TD football seniors

The Dalles football team finished with seven wins and vaulted into the semifinals for the first time since the 1993 season. In all, the 15 seniors helped lay a foundation of future success for the program under head coach Andy Codding and his staff. In the photo are, from left to right, starting in the back row, Zac Anderson, Hayden Pashek, Michael Armstrong, Dalles Seufalemua, Denver Neill, Xavier Orion Olaez, Will Dunn, Ophath Silaphath, and Okean Green. In the front row are, from left, Steven Preston, Mac Abbas, Mac Cope, Gabe Helseth, Miguel Torres, and Ben Nelson.

HERMISTON – For 15 seniors, their final year started with weight training, camps and drills.

When it ended on a cold and foggy Saturday in Hermiston, The Dalles’ Ben Nelson, Michael Armstrong, Mac Abbas, Okean Green and Dalles Seufalemua had helped lead the way for a Riverhawk team that had chalked up more wins in one year than they had in the previous two combined.

After two wins last year and four wins in 2017, TD soared to new levels of prominence with seven victories this year, three playoff triumphs and a semifinal dance with destiny.

“To be the first class in 26 years to get this far, and the bonds that we’ve continued to build since our freshmen year, really helped us get this far,” Seufalemua said. “These memories are going to last a lifetime. I am going to tell my kids about the semifinal game. Man, we got blown out, but that doesn’t really matter right now, this accomplishment is never going to go away. Me and my brother Mac and my brother Mikey, my brother Ty’jean, and my brother Steven (Preston), we are all going to live to tell our kids about the games, the semifinals and the incredible run that we had. These memories are going to last a lifetime. Even after we are gone.”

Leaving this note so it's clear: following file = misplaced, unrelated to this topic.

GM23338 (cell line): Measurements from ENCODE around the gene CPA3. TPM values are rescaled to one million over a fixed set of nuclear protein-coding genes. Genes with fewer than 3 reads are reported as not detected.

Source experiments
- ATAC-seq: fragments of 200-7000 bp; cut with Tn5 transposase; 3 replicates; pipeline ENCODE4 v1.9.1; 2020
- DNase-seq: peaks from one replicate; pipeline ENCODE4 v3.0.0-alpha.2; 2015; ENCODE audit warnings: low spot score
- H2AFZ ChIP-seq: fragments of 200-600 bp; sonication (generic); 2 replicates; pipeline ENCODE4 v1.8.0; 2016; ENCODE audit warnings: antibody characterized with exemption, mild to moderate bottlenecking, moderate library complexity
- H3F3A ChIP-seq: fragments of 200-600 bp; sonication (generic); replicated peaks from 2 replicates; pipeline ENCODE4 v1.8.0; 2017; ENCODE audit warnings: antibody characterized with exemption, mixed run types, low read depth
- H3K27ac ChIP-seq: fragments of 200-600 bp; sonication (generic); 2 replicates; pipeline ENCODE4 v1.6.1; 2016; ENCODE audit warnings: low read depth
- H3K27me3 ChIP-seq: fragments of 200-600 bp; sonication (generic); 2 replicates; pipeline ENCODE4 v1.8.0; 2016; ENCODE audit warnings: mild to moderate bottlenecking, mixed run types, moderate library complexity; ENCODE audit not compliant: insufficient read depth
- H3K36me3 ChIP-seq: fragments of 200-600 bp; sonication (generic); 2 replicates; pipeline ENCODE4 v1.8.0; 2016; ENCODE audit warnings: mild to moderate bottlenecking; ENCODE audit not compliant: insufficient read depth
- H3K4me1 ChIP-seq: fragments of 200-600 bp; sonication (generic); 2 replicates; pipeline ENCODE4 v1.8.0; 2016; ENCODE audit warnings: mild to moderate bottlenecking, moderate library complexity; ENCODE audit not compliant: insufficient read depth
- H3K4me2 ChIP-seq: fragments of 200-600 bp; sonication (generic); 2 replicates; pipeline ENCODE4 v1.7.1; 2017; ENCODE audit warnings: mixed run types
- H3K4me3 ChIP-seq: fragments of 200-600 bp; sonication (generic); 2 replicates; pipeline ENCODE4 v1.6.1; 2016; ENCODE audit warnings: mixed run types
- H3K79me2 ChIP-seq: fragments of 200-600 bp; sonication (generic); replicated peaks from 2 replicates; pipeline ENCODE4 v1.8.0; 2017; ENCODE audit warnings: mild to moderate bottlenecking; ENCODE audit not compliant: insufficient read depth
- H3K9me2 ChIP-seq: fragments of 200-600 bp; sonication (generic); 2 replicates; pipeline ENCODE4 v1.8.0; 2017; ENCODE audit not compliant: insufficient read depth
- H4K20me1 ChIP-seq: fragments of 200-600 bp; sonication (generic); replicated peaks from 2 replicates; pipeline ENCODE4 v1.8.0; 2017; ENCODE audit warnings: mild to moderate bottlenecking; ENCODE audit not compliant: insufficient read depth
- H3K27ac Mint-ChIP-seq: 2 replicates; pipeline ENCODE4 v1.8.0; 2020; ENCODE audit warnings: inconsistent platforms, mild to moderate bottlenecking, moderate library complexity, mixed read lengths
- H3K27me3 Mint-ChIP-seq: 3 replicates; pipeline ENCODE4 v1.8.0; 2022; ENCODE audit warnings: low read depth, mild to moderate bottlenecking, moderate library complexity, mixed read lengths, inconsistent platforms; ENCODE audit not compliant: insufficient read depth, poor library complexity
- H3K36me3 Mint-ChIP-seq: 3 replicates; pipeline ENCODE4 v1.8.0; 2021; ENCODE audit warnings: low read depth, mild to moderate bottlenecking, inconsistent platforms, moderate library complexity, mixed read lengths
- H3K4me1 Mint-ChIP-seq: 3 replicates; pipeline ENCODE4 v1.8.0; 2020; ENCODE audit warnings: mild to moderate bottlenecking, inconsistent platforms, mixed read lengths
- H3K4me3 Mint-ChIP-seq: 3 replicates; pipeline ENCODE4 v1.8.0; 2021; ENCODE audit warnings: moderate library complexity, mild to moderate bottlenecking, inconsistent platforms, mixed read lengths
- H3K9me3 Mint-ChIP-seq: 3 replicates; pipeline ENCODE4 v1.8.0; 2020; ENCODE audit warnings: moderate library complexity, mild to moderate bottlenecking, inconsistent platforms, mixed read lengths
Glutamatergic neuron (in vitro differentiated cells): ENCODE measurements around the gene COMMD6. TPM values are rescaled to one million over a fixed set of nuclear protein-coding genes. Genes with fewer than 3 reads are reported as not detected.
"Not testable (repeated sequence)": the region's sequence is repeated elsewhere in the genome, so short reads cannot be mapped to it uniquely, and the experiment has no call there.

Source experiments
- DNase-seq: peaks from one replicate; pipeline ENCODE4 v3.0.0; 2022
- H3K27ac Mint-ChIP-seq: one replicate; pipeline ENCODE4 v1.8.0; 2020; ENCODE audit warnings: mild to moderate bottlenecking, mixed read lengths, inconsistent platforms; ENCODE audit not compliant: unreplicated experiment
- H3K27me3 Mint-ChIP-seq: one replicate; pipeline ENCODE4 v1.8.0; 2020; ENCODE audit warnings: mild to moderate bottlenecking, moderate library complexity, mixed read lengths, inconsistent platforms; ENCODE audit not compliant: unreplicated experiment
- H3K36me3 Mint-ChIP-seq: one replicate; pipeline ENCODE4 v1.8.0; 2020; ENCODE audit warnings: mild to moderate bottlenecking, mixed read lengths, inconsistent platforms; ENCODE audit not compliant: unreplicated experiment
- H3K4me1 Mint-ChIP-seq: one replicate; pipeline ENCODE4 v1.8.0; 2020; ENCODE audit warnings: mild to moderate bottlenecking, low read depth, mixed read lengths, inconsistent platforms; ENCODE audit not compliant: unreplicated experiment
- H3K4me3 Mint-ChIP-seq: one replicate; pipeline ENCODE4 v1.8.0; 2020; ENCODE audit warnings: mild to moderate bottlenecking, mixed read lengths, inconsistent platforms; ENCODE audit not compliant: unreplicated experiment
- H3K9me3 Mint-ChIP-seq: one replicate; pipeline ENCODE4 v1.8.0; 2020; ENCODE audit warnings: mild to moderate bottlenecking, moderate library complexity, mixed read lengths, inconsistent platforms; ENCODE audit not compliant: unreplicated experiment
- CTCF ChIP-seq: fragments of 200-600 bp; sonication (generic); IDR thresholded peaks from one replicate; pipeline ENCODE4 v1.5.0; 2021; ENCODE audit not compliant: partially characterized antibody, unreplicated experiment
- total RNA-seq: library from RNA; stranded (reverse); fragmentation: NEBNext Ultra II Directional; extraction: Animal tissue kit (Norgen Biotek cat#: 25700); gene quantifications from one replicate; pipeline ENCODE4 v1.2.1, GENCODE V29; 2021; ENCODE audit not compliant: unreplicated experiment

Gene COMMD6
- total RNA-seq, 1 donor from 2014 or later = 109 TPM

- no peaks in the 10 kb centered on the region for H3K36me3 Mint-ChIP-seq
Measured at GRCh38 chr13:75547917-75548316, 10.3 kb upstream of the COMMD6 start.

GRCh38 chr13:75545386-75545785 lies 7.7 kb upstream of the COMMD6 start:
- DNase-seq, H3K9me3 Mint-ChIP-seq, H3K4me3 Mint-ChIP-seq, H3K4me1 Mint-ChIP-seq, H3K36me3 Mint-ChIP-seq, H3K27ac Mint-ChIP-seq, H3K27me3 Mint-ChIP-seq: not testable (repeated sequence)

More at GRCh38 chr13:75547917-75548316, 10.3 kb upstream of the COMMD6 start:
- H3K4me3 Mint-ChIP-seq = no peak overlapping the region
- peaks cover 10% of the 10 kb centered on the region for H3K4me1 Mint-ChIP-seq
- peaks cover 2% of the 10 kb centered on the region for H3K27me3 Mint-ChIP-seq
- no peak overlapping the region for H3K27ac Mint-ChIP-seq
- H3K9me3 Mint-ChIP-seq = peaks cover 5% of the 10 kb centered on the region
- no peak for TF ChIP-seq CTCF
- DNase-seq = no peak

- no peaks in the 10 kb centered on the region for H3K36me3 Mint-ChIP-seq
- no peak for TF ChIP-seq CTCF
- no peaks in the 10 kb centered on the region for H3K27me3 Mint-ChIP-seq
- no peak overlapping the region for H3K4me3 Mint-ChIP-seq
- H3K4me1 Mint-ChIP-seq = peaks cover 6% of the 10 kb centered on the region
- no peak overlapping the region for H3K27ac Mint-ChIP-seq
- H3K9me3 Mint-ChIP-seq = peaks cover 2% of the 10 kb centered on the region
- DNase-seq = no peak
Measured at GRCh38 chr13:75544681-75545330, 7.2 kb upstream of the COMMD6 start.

Life brings its fair share of ups and downs.

If any group of young men epitomizes the term, “It is not how you start, but how you finish,” it is the seniors representing The Dalles football.

Zac Anderson, Hayden Pashek, Denver Neill, Xavier Orion Olaez, Will Dunn, Ophath Silaphath, Steven Preston, Mac Cope, Gabe Helseth and Miguel Torres stuck with the process and knew greater things were on the horizon.

They just had to believe.

Over the course of four years, several of the seniors have endured back-to-back seasons as an independent, followed by a two-win campaign in 2018.